In 2011, Cameron Summerson changed careers. He switched from working an active job in a school district where he could walk 7 miles a day to becoming a full-time writer. His active work life shifted to sitting behind a computer for hours a day, forcing him to become essentially completely sedentary. He weighed around 150 pounds for most of his adult life. However, by 2013, he weighed 210 pounds.
At the end of that year, Summerson decided to get serious about losing weight. He and his wife walked into a bike shop somewhat haphazardly, and an hour later, he walked out of the store in possession of a Specialized Sirrus bike, the most luxurious two-wheeled contraption he’d ever owned.
Due to the mild winter weather in his home state of Texas, Summerson began training right away. At first, he couldn’t ride more than five miles without a break, and he lost only five pounds the first month on the bike.” Frustration crept in,” he says.” I almost gave up.”
Perhaps not coincidentally, he stumbled across an article on the “calories in, calories out” (CICO) theory, a simple but useful metric for weight loss. It dawned on him that his eating habits might be the reason he was making such slow progress in losing weight. At that point, Summerson downloaded MyFitnessPal and turned his attention to tracking his daily calorie intake. That, along with tracking the calories he consumed on the bike, was a game-changer. By the end of 2014, he had lost 45 pounds and weighed 165 pounds. However, he still wasn’t at his optimal weight in terms of his BMI index.
What happened next would change Summerson’s life even more dramatically than his weight loss success.In December 2014, his youngest son, Ax, was diagnosed with nephrotic syndrome, a life-threatening kidney disease. Ax was only two years old at the time. Shortly after the initial diagnosis, doctors delivered the news that the condition was chronic and that Ax would need a kidney transplant. Summerson decided immediately that he would be Ax’s first donor.
While Ax was on regular dialysis until he was at a weight that qualified him for a transplant, Summerson turned his attention to getting his body in tip-top shape to prepare for a kidney donation. To say he’s motivated is an understatement.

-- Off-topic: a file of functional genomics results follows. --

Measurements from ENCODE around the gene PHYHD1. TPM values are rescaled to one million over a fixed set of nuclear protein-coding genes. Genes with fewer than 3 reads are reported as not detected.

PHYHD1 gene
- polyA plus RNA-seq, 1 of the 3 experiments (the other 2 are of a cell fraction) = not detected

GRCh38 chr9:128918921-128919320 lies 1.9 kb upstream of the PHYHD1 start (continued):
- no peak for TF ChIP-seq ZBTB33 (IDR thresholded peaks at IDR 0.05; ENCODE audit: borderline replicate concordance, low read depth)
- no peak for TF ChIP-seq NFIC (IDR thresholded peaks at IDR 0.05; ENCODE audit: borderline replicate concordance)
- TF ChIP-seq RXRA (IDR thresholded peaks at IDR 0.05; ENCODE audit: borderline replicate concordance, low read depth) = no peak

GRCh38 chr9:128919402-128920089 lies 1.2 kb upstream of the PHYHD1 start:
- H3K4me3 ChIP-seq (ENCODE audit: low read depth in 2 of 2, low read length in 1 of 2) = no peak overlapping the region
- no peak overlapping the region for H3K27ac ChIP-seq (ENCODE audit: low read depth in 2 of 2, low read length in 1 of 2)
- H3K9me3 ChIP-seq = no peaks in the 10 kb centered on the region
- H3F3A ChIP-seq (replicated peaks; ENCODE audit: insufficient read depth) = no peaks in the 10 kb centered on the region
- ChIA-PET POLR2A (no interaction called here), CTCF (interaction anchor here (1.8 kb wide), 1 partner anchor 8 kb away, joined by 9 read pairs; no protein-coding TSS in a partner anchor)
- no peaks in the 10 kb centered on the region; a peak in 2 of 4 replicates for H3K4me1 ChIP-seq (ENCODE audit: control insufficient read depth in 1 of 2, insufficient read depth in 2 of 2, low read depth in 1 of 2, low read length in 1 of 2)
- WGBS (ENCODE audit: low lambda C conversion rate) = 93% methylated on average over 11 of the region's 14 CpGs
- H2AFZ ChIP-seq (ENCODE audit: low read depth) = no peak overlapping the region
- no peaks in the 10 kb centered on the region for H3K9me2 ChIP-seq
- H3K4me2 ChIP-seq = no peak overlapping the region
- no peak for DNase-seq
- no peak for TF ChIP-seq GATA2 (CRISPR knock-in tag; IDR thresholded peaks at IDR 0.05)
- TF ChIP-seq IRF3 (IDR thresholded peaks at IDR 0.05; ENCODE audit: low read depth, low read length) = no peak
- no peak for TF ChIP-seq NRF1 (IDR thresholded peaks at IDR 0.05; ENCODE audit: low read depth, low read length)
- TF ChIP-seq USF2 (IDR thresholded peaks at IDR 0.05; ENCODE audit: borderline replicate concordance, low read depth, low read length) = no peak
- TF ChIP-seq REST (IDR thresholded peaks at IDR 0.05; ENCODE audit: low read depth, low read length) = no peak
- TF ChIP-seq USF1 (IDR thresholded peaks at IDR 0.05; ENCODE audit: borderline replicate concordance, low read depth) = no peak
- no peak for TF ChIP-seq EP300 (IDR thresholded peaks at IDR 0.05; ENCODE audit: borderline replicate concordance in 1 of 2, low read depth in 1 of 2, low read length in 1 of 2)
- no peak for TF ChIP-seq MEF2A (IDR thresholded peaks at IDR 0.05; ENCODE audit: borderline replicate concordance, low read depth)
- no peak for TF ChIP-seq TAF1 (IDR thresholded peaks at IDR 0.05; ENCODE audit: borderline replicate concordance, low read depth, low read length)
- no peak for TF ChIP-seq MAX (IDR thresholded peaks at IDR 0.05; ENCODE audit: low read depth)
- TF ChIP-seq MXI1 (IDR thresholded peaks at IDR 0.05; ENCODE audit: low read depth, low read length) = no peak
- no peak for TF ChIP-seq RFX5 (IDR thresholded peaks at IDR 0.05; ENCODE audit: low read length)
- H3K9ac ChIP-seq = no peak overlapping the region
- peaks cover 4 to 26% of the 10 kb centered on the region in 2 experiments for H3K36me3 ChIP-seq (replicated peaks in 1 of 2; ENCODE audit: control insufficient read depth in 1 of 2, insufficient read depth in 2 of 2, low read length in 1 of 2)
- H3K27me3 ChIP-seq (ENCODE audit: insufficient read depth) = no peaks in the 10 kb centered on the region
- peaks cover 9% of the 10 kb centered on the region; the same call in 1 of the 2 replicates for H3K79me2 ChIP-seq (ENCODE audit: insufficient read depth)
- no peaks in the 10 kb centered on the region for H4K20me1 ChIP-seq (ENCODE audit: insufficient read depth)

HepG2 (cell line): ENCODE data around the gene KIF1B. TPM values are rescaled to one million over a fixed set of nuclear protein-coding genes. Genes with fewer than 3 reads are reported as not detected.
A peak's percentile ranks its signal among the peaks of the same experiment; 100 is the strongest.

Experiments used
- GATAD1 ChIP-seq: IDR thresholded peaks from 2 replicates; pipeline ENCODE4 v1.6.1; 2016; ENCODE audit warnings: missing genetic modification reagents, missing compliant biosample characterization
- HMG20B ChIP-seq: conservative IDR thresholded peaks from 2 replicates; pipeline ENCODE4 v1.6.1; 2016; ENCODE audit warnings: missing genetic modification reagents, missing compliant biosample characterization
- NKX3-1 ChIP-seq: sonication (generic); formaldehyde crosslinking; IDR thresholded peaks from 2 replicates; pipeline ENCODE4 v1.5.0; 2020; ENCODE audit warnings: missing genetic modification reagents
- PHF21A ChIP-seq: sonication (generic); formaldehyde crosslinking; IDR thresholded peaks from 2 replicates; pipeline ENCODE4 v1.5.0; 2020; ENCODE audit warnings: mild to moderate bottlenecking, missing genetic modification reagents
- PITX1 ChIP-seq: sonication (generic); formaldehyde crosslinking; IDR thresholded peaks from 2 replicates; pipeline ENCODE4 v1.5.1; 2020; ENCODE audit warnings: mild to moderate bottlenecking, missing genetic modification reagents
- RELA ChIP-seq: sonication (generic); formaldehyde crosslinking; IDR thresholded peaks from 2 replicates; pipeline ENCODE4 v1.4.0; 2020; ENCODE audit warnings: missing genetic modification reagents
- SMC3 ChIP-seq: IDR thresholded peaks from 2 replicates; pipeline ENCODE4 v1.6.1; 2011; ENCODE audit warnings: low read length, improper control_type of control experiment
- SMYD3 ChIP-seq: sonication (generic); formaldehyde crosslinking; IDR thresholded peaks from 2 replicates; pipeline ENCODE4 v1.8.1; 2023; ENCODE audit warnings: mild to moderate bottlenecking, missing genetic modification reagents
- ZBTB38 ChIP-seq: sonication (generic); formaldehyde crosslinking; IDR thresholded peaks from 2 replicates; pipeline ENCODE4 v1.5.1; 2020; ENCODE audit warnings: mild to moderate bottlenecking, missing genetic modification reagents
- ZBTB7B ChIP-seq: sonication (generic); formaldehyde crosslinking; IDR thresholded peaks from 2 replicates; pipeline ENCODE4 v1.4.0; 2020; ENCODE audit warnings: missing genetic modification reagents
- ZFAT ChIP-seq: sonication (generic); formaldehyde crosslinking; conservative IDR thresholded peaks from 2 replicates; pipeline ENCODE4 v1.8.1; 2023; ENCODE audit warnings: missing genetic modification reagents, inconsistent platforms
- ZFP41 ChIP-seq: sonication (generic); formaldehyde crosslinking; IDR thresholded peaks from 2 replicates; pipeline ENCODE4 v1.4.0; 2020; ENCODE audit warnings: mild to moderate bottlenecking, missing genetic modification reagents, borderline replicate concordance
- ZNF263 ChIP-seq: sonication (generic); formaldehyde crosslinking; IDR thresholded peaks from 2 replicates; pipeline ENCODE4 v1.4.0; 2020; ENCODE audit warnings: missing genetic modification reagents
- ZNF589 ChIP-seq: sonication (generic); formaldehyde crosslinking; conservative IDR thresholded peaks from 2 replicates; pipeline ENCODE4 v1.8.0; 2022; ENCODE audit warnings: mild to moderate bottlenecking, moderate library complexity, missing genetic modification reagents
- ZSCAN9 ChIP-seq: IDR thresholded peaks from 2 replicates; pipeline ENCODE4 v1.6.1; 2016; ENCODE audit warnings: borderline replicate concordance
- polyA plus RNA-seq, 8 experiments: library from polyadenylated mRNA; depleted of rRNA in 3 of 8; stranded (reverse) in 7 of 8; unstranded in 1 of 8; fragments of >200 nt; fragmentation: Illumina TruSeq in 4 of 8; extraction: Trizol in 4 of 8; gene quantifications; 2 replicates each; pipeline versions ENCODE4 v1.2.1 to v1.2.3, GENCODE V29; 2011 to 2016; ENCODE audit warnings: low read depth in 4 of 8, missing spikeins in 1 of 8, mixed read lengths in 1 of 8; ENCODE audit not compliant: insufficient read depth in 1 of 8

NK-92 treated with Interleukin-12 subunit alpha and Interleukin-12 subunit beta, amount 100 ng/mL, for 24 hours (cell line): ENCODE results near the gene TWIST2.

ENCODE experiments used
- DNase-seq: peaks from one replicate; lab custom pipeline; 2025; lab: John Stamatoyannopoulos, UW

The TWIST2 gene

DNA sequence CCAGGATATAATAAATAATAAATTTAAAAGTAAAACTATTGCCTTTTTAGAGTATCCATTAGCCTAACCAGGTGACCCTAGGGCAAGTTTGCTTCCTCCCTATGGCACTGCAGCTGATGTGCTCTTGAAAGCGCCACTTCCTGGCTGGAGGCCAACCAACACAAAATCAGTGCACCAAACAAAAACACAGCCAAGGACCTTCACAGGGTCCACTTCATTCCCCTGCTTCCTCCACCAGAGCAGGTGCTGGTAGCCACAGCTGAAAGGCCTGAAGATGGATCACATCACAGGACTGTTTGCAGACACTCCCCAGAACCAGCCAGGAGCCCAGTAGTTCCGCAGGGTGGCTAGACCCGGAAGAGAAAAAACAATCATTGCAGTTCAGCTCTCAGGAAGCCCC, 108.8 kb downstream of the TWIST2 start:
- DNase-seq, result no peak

The use of various technologies has allowed Summerson to focus all of his good intentions on organizing his efforts around fitness and continued weight loss. In addition to MyFitnessPal, he uses a number of smart tools and apps to track his mileage, record and share his progress, and guide him through his indoor cycling endeavors.
On October 9, 2017, Summerson walked into the hospital for surgery at a lean 136 pounds and is stronger than ever, both physically and mentally. He’s a man on a mission.” My son is the driving force behind my training,” he said.” Every time I want to back out, I think of him. I think of all he’s been through, the struggle he goes through every day to live a normal life. The emotional response is all I need to get through the toughest training I’ve ever had.”
While surgeons were removing Summerson’s kidney, another team was preparing Ax to receive his dad’s kidney just a mile away at Children’s Medical Center Dallas. After significant recovery time and many medication adjustments, the transplant was deemed a success.
Summerson’s commitment to improving his health began as a purely personal quest, but turned into a much more important endeavor. Fortunately, the outcome was doubly beneficial: it left him in good health and saved the life of his youngest son. Soon, he hopes they’ll be riding bikes together and enjoying their renewed health.